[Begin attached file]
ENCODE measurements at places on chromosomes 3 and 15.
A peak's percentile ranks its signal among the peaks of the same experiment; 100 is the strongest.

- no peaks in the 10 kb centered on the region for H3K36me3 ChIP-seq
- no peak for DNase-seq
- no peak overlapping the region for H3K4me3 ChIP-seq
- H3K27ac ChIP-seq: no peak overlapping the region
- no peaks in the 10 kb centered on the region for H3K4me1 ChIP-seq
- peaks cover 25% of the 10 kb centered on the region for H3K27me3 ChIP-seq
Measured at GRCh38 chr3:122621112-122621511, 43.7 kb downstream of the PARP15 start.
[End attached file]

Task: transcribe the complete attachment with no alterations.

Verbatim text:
ENCODE measurements at places on chromosomes 3 and 15.
A peak's percentile ranks its signal among the peaks of the same experiment; 100 is the strongest.

- no peaks in the 10 kb centered on the region for H3K36me3 ChIP-seq
- no peak for DNase-seq
- no peak overlapping the region for H3K4me3 ChIP-seq
- H3K27ac ChIP-seq: no peak overlapping the region
- no peaks in the 10 kb centered on the region for H3K4me1 ChIP-seq
- peaks cover 25% of the 10 kb centered on the region for H3K27me3 ChIP-seq
Measured at GRCh38 chr3:122621112-122621511, 43.7 kb downstream of the PARP15 start.